Isle of Wight & Smithfield

Smithfield is known for its rich history, hams, hospitality, and heart! If you’re interested in southern history and love the outdoors, a home in Isle of Wight County (which also includes Windsor and Carrollton) may be the right move for you. Families will love to know that Isle of Wight County Public Schools, based on test scores, ranked 2nd in South Hampton Roads and 33rd overall in Virginia. From kayaking and county fairs to the Smithfield Century Bike Tour and historic walking tours, there is much to do in this quaint town.


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16,000 people visit the Smithfield & Isle of Wight Tourism Center annually. The city is always hosting events featuring live bands, food, and festivities. Some notable examples include the Bacon, Bourbon & Beach Music Fest, the Annual Hog Jog, or the Downtown Smithfield Boardwalk Art show. Art enthusiasts may want to visit The Arts Center @ 319 or take a walking tour of all the George Lundeen Bronze Statues.

The town is known for its pigs and Smithfield ham. In 1926 a law was passed defining "Smithfield ham", with one of the requirements that it be processed within the town limits. The “Porcine Parade” celebrates the best-known symbol of the “Ham Capital of the World” to memorialize the agricultural roots and cultural history of the Town of Smithfield. Smithfield was notified in 2003 that the Smithfield Ham Biscuit had been accepted by Guinness World Records as the World's Largest Ham Biscuit. Created for the town’s 250th Anniversary Celebration it was 8 feet in width, 14 inches tall and included 500 pounds of Smithfield Ham.

If you aren’t quite that hungry, try a ham dish or brunch at Smithfield Inn Restaurant & Tavern. Built in 1752, it is older than The Alamo or even Independence Hall and George Washington even slept here! More in the mood for crab cakes and She-Crab soup? Captain Chuck-a-Mucks in Carrollton is a waterfront eatery with a scenic deck & a gift shop that was featured on the Food Network. The owner is an actual sea captain; no surprise that the fish and seafood is fresh and locally caught. Beer and history fans will love Wharf Hill Brewing Company. Try the Isle of Wheat, Interstellar IPA, and Holy Brale in the area that has been the center of Smithfield since 1752. The exposed brick building has been around since 1906.

For retail therapy, the quaint downtown area of Smithfield offers mom and pop shops. One regional favorite is the year-round Christmas Store. Make sure you return during Christmas season though because there is a plethora of activity, such as Historic House Tours & Antique Show, Downtown Smithfield Holiday Tree Lighting at the Smithfield Times Gazebo, Holiday Toy Train Display, Smithfield Farmers Market's "Christmas Craft & Food Market", and the Genuine Smithfield's Downtown Christmas Parade.

The towns of Smithfield and Windsor ranked 19th and 24th, respectively, in the top 100 Towns in Virginia to open a small business. Agriculture is important and there is a Farmers Market every Saturday from March until October, with special holiday markets in the winter. The area’s largest industries are manufacturing, accommodation & food services, retail, health care, and wholesale trade. Large employers include The Smithfield Packing Co., Keurig Green Mountain, International Paper, Cost Plus World Market, Food Lion, Smithfield Foods, Riverside Health System and Peninsula Metropolitan YMCA.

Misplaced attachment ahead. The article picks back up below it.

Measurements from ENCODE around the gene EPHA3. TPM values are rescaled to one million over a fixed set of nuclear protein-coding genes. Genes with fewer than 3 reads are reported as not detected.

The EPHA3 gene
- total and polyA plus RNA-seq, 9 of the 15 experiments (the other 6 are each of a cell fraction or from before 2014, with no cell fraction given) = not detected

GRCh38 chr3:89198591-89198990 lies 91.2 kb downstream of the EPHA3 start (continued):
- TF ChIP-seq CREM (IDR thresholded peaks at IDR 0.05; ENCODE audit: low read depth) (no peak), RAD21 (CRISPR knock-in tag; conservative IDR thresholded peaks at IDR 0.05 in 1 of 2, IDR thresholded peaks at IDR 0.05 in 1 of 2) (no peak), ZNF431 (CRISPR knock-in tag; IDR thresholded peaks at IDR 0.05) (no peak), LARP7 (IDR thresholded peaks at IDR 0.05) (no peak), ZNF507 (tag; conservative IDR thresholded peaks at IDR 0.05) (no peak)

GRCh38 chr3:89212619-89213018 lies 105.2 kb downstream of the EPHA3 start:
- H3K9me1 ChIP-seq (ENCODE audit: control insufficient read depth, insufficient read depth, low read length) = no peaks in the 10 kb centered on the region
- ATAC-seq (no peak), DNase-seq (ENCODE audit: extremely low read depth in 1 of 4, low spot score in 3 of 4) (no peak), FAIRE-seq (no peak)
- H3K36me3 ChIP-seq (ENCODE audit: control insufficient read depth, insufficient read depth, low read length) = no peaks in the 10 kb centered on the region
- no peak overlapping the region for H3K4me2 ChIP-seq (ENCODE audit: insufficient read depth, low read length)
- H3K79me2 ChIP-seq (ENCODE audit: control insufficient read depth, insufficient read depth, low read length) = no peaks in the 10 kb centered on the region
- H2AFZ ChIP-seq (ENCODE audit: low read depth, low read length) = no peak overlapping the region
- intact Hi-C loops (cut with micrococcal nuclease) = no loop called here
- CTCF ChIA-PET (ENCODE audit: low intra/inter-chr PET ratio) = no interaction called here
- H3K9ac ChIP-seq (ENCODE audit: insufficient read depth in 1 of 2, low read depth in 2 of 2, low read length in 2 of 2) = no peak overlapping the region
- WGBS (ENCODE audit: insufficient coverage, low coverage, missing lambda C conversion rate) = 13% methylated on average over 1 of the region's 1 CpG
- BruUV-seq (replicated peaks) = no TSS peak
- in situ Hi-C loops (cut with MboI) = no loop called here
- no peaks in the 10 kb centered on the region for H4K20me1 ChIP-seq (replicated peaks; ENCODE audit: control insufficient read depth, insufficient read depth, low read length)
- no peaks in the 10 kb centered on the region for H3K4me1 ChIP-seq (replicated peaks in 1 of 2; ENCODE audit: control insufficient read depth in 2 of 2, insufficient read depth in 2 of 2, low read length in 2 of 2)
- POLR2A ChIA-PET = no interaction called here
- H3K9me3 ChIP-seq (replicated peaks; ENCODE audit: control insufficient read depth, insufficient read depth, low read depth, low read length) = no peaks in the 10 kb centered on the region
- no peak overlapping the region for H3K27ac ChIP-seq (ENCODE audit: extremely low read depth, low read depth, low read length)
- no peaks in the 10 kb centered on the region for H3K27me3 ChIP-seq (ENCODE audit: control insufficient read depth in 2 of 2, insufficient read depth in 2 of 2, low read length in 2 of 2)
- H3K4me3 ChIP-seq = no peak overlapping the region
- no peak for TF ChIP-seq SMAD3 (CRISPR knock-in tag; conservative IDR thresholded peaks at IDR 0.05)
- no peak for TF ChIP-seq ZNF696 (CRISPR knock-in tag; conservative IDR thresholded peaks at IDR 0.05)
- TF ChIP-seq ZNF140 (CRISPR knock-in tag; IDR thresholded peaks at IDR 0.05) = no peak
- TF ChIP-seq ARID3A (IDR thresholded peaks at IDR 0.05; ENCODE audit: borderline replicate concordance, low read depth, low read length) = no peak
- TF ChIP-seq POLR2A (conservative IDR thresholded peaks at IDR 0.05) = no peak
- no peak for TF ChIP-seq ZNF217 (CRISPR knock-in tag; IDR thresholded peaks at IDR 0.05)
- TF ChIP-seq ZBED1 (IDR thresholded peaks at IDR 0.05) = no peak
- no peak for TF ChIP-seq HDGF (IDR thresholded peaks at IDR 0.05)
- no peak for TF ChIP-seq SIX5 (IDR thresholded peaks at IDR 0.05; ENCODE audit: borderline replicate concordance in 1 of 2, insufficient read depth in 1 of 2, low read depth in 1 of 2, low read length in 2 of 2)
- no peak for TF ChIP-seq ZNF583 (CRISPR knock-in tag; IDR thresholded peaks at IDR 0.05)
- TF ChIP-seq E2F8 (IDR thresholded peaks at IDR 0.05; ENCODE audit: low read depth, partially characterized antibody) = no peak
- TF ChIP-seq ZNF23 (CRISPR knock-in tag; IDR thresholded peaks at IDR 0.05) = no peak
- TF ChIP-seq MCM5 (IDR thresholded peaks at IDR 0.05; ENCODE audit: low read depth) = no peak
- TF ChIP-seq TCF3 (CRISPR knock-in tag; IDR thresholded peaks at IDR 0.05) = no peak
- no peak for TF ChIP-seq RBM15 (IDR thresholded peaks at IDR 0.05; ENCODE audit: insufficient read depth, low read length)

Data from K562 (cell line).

Smithfield and surrounding Isle of Wight County are as old as Virginia itself, first colonized in 1634. Located across from Jamestown, Captain John Smith in 1608 crossed the James River and obtained fourteen bushels of corn from the Native American inhabitants, the Warrosquyoack or Warraskoyak. Later, several members of the Puritan Bennett family settled there, leading them to neighboring Nansemond in 1635. Smithfield and surrounding counties saw action during the Revolutionary War and Civil War, mainly because of its proximity to the James River.

As a river town, its life and growth were dependent on the river. “Wharf Hill” was the waterfront location of the beginning of the industries of Smithfield. Sites of historic interest include the Wentworth-Grinnan House and the former colonial tavern, now the Smithfield Inn. Countryside attractions just outside Smithfield include Boykin's Tavern Museum, the 1800 Isle of Wight Courthouse, and Darden's Country Store & Smokehouse. The Jamestown/Scotland Ferry (located in Surry) allows tourists to visit Williamsburg, Virginia. History buffs will love the many sites that are free to the public. Like ?The Old Courthouse of 1750, The Schoolhouse Museum, a working cotton gin, Historic Fort Huger, and Fort Boykin Historic Park. Perhaps most well known is Virginia's Oldest Church, Historic St. Luke's.

Whether you come here to work, eat, absorb the history or relax in your retirement, we hope that you will call Virginia “home.” Let us help you find your home here.

  • Population: 36,552 IW / 8,355 Smithfield
  • Median household income: $66,835 IW / $65,907 Smithfield
  • Average resident age: 44.4 IW / 42.6 Smithfield
  • Median condo/ home value: $244,600 IW / $273,900 Smithfield
  • Median gross rent: $1,019 IW / $933 Smithfield

Sourced from:,_Virginia,isleofwightcountyvirginia/PST045217